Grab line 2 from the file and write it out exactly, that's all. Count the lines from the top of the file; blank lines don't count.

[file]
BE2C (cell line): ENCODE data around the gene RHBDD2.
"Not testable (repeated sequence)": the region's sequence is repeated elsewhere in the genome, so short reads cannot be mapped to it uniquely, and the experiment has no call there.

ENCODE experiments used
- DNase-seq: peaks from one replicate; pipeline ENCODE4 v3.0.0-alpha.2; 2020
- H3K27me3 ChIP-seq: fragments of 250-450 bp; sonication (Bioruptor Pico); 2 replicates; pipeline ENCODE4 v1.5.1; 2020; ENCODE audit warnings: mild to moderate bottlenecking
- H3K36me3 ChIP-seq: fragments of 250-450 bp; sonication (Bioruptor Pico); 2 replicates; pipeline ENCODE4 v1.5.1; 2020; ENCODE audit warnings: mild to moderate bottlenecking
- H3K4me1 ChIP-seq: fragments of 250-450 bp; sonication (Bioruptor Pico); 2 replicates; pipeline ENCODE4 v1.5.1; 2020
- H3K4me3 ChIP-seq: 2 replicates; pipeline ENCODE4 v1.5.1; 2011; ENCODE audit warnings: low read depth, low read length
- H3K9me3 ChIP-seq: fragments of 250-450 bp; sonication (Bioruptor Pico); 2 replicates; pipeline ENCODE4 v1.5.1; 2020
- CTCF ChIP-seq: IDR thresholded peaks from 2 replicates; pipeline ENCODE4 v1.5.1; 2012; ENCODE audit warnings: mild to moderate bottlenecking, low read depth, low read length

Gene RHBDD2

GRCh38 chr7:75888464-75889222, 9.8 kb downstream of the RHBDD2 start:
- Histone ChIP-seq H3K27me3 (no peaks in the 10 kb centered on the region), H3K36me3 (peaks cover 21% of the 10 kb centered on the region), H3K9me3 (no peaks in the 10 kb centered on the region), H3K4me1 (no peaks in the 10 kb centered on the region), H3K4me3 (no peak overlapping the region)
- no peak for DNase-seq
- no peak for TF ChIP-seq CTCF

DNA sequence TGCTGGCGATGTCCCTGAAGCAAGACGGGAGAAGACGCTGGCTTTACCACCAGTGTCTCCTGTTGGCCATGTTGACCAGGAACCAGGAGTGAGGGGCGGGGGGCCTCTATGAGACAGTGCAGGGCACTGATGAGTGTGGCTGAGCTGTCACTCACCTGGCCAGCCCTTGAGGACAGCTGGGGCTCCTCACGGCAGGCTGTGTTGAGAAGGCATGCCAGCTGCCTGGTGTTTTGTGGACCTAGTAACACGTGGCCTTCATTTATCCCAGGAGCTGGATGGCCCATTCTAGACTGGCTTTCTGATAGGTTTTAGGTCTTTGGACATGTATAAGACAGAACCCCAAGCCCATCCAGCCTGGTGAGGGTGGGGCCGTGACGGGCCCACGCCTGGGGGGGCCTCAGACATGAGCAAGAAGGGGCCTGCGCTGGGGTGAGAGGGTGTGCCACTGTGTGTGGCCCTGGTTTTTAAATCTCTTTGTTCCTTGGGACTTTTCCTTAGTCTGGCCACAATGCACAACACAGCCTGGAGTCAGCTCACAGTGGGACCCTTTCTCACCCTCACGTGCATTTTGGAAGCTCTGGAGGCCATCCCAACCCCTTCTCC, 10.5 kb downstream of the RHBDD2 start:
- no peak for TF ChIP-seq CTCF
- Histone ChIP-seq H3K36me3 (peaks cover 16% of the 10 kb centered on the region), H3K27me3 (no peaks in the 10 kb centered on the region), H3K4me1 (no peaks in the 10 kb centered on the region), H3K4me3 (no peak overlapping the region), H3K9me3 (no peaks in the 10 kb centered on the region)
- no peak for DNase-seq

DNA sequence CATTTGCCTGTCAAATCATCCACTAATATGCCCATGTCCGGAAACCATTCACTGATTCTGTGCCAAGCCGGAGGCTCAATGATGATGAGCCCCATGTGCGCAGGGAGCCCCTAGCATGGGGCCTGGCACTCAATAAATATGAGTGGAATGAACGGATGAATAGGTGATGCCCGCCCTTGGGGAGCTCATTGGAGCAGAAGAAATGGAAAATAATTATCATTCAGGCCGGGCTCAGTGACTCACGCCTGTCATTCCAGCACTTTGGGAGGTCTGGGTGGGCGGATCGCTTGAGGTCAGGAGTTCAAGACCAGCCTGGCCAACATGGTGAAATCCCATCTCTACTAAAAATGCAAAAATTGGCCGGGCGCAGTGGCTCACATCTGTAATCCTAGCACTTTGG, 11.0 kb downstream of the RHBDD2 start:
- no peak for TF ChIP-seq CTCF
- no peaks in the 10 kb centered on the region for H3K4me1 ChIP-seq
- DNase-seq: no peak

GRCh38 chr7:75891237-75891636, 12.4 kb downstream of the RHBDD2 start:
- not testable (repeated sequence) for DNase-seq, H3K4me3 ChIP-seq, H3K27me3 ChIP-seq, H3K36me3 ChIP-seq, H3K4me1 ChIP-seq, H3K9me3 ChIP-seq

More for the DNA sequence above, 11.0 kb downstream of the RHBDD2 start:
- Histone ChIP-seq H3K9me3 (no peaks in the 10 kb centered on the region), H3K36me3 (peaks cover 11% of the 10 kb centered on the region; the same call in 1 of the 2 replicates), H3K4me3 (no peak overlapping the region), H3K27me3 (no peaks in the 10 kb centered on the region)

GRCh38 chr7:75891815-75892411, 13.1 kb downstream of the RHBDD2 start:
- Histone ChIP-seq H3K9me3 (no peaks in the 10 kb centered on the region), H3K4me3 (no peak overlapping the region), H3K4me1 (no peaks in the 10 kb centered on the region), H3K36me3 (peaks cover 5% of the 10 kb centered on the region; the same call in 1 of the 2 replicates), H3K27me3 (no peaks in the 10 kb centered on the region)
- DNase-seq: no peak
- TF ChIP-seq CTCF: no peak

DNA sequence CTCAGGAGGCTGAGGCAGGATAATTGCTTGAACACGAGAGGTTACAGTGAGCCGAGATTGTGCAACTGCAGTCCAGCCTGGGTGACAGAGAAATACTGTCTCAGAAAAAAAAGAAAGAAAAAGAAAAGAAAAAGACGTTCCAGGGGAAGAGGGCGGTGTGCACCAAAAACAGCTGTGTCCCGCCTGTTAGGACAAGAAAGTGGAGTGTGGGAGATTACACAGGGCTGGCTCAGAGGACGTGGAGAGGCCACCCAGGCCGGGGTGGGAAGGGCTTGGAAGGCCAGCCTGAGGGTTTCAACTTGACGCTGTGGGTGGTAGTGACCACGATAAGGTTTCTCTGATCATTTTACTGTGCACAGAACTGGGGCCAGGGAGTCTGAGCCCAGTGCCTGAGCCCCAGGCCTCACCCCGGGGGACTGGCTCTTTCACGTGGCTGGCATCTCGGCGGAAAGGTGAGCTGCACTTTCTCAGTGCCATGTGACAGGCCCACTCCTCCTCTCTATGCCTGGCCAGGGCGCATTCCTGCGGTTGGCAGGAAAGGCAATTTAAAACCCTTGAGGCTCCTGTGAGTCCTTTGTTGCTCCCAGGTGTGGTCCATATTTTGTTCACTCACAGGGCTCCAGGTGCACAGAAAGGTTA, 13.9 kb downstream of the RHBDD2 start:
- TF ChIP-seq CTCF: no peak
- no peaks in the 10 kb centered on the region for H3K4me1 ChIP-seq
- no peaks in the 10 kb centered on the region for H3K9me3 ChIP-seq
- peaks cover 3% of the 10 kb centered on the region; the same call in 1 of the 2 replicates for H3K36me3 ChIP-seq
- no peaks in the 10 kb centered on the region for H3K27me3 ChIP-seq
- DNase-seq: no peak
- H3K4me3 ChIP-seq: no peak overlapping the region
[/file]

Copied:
"Not testable (repeated sequence)": the region's sequence is repeated elsewhere in the genome, so short reads cannot be mapped to it uniquely, and the experiment has no call there.